A green imagination is, in large part, the ability to use common sense — which, it turns out, is pretty uncommon. I mean, it’s only common sense that a technology which saves energy is economically beneficial, no? But the Bush administration (notably the vice president) has long insisted that Americans cannot afford to refit their transportation and manufacturing systems to make them more efficient. But of course, SUVs are affordable because they create jobs.
This kind of wacky reasoning has a superficial plausibility because of the way certain economic indicators such as the GDP are calculated. When someone pulls the last fish out of the ocean, that’s going to be recorded in Washington as a contribution to the economy, just as presumably the government economists of Easter Island must have counted it as a contribution to their GDP when someone cut down their last tree. Washington will consider it a good thing that someone had been employed that day and got a good price for his fish. Only a freakish person with a green imagination will object to this reasoning.
And, lo and behold! A green person named Hal Harvey at the Hewlett Foundation (www.hewlett.org) has been studying the actual costs and benefits of technological innovations that reduce energy expenditures, reaching the remarkable conclusion that they make good economic sense. His op ed article appeared in the San Francisco Chronicle on February 21. By his reckoning, Californians seem greener than the average American, apparently, for this state now “uses half as much energy per capita as the nation as a whole, saving the average household $1,000 each year, with total savings now more than $56 billion.” This does not happen because individuals have the imagination to seek these savings on their own. Instead, it has resulted mostly from changes in building codes and higher standards of energy efficiency imposed by state regulations for refrigerators, electric motors, lighting, and even cars. If we waited for individuals to demand these changes,, they would never happen in time.
Detroit auto companies are laying off workers because their cars are too inefficient for consumers to afford, in these days of high oil prices. But oil prices will go higher yet. For the sake of keeping their market share, the carmakers had better give up the fight against higher fuel economy standards. According to one study that Harvey cites, “higher mileage standards could create 15,000 new jobs by 2020, while cutting what we pay at the pump by 10 percent, which would save consumers an estimated $35 billion annually.”
Our problem arises from the goofy way that economic goods and bads are calculated. That’s reflected in the famous “tragedy of the commons” whereby it is economically rational for each farmer to let his cows eat as much grass as possible from the village common for his private individual gain. Never mind that the depletion of the commons grass will bring him, and the whole community, to ruin. The value of the global commons, our shared resource, does not enter into our calculations. So long as the depletion of the world's resources – oil, fish, grass, and all the rest – does not count as a loss, it will be perfectly rational for people to act stupidly.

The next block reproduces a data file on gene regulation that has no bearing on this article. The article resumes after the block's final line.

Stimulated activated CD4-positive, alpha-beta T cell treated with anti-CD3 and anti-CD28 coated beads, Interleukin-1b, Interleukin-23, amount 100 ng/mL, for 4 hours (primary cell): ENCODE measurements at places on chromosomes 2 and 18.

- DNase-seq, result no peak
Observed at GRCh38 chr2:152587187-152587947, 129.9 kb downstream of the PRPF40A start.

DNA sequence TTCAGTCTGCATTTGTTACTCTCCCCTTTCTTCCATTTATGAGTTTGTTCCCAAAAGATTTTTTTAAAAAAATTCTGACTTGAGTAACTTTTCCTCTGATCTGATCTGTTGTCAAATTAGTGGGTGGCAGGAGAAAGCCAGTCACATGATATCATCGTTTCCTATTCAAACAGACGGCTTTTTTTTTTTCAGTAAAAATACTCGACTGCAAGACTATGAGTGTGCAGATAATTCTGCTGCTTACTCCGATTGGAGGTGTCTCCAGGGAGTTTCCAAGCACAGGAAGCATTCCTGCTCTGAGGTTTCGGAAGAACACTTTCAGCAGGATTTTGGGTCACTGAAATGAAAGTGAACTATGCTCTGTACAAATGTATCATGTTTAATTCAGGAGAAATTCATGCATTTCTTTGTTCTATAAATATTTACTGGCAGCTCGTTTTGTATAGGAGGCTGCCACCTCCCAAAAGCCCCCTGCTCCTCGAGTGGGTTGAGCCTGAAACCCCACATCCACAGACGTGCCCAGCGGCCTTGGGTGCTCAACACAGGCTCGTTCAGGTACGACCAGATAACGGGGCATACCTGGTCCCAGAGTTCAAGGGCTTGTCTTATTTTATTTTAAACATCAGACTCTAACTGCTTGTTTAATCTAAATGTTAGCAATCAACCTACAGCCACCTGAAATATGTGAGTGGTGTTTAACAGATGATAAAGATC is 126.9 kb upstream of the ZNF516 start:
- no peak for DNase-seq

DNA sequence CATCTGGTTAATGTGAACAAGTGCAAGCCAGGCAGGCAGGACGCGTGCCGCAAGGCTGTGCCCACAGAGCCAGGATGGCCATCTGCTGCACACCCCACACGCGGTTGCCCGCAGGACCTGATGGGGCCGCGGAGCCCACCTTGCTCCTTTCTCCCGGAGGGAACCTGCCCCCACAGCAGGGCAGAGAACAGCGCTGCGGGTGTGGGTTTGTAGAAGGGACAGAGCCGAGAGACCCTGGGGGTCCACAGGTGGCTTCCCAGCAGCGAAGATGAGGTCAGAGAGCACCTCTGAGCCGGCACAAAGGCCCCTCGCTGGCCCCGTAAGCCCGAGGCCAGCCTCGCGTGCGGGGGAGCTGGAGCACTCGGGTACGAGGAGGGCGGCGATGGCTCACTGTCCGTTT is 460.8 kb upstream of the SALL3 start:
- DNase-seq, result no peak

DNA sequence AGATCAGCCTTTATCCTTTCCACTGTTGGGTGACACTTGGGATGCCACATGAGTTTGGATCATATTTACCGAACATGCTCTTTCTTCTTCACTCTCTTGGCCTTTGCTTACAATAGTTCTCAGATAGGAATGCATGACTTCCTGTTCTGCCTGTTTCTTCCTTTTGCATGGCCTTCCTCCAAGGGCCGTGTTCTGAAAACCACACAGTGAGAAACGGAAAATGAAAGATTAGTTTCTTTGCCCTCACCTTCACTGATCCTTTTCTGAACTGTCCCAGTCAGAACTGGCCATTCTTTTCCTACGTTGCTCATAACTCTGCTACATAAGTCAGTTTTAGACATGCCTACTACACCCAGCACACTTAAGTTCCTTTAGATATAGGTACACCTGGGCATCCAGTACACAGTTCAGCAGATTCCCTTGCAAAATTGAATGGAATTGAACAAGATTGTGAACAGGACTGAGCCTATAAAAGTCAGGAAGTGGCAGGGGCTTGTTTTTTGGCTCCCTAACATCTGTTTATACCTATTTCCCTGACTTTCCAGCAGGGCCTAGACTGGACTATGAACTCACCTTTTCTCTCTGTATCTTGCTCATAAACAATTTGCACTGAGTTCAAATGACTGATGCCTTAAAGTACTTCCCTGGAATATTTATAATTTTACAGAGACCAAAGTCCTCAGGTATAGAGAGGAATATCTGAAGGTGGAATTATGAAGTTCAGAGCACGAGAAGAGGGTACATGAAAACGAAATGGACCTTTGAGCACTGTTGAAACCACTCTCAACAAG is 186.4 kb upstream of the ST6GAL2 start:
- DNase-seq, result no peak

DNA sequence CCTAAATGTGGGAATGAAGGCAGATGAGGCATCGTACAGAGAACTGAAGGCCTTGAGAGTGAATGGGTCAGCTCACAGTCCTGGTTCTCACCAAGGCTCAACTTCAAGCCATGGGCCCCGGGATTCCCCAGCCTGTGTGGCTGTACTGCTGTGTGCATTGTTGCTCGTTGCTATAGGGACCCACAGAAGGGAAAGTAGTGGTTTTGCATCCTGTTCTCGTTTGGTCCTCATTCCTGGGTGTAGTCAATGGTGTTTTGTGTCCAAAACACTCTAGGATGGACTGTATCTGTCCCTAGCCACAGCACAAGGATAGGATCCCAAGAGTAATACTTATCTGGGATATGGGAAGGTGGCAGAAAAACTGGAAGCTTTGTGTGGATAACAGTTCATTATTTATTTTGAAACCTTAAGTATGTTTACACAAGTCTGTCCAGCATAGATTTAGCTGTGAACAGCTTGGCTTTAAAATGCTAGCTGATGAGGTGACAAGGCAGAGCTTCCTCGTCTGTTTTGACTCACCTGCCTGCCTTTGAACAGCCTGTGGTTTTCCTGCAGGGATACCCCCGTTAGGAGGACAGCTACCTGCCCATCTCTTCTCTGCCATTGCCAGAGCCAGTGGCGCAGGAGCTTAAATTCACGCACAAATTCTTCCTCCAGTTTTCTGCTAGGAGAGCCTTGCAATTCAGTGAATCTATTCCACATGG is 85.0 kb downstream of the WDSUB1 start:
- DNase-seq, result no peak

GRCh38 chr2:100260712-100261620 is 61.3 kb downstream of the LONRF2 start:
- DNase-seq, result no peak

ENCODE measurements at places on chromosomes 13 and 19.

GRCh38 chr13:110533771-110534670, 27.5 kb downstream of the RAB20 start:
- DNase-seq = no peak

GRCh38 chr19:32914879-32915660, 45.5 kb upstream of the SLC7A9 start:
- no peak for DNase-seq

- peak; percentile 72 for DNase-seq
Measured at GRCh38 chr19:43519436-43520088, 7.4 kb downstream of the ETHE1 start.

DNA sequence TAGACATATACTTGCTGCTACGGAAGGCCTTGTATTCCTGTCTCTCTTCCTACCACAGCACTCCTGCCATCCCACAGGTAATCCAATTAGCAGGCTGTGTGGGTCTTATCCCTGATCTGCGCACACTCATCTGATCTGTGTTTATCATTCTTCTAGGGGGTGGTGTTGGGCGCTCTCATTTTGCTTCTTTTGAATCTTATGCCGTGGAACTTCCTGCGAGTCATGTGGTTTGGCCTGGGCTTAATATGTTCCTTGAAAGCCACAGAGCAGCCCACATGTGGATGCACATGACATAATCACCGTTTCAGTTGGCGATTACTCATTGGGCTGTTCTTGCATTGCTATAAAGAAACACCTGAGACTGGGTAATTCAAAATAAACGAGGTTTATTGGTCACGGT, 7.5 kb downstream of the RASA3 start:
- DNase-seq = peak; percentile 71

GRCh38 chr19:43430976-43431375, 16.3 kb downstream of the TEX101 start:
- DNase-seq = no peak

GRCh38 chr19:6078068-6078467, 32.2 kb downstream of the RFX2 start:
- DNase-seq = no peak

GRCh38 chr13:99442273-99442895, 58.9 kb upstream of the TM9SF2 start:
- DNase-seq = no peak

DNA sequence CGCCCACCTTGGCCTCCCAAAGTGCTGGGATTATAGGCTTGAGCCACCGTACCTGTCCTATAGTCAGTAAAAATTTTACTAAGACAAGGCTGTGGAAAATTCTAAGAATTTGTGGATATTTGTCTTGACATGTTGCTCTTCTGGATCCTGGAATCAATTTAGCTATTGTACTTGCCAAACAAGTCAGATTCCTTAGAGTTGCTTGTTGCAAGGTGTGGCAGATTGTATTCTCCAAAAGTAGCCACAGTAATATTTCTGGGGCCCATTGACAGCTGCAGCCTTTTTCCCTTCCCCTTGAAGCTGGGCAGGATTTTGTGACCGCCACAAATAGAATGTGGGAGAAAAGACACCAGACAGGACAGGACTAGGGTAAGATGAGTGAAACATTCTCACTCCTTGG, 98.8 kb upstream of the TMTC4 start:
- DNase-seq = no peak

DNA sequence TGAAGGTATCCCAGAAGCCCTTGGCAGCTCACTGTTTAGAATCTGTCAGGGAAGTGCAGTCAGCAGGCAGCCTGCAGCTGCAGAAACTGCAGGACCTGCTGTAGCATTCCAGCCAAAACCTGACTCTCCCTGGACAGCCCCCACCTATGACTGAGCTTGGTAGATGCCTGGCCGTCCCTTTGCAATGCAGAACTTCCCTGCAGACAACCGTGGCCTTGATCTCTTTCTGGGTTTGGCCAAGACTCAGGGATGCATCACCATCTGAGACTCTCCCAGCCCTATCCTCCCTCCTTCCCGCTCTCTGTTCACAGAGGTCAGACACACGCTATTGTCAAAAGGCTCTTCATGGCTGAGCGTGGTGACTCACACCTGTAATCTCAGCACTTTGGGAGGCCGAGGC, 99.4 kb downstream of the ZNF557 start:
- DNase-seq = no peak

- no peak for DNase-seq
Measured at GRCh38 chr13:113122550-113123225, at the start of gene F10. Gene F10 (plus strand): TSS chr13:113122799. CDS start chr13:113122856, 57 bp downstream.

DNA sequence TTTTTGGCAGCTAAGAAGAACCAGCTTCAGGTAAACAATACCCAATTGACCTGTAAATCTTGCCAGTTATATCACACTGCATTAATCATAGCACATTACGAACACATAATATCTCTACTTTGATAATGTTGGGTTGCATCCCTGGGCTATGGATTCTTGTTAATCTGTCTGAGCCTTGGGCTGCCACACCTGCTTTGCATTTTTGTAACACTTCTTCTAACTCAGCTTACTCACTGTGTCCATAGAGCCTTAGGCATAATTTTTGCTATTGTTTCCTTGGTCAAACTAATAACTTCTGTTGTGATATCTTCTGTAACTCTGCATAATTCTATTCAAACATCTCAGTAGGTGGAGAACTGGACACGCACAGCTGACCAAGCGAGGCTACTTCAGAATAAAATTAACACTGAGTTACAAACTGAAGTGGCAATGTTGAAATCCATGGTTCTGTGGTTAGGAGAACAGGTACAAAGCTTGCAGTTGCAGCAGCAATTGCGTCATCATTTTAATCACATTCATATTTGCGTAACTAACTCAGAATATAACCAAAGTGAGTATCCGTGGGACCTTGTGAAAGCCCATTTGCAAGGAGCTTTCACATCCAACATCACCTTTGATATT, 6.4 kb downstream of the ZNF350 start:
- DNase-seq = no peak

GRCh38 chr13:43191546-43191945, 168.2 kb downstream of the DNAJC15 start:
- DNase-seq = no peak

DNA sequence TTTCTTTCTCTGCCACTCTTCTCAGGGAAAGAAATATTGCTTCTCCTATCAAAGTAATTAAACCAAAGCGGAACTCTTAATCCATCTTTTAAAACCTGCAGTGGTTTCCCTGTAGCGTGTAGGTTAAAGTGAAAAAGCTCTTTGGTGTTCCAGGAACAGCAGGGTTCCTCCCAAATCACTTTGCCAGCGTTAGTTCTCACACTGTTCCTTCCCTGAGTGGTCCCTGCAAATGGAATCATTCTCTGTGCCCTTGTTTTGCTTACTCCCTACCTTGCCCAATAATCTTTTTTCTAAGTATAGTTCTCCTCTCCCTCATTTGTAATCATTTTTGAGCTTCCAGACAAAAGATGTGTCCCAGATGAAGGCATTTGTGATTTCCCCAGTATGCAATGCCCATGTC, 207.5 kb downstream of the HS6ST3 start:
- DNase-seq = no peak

The real costs of a particular economic activity often extend beyond the parties to the transaction. This is a matter of "externalities" imposed on the whole community or some individuals who cannot defend their rights. Pollution is one of those “externalities.” If you get sick because of inhaling toxic fumes emitted from industrial machinery, your health costs do not figure into the profit and losses of the industries – or at least the managers of those firms will try to fob those costs off onto someone else.
All this makes it difficult to estimate the true costs of a technology. Certainly the price of nuclear power is vastly under-estimated, for it does not include the costs of radiation leakage into the environment nor the long-term expense of de-commissioning nuclear power plants and storing the contaminated substances for a million years underground. How much would a kilowatt hour of electricity cost if you included those future and currently overlooked externalities?
Oddly, it is China that may change the conventional economic calculations by introducing a green imagination into their official decisionmaking. Its national assembly will debate openly on the adoption of a “Green GDP.” According to Bart Mongoven’s Stratfor report of February 23, the effect of such a change would be that the
“nation’s buying habits and manufacturing priorities likely would shift in ways that reward efficiency, the reduction of pollution and improved land-use practices. It is not clear exactly what this might mean for the world economy as a whole, but certainly the manufacturers of efficient and lower-polluting of ‘clean’ technologies would reap rewards…. Traditional GDP measures one side of the equation — production — but fails to consider the benefits gained versus the resources used up or destroyed in the process of production.”
I called China’s pioneering move “odd” because it has not been, so far, a stellar country when it comes to management of the environment. (See photo.) Other nations might have been expected to take the lead here. Back in 1990, Senator Al Gore promoted the notion of a “green GDP” in a book, Earth in the Balance, and Norway has been offering green economic measures for several years.
One outcome of these new green calculations may be that China will face some painful choices about its use of fossil fuels. A great part of Chinese manufacturing depends on coal-burning technologies that cause smog, lung disease, and water pollution. If these costs are brought into the equations that guide public policy, there will be newly apparent reasons for the country to develop renewable, non-polluting sources of energy.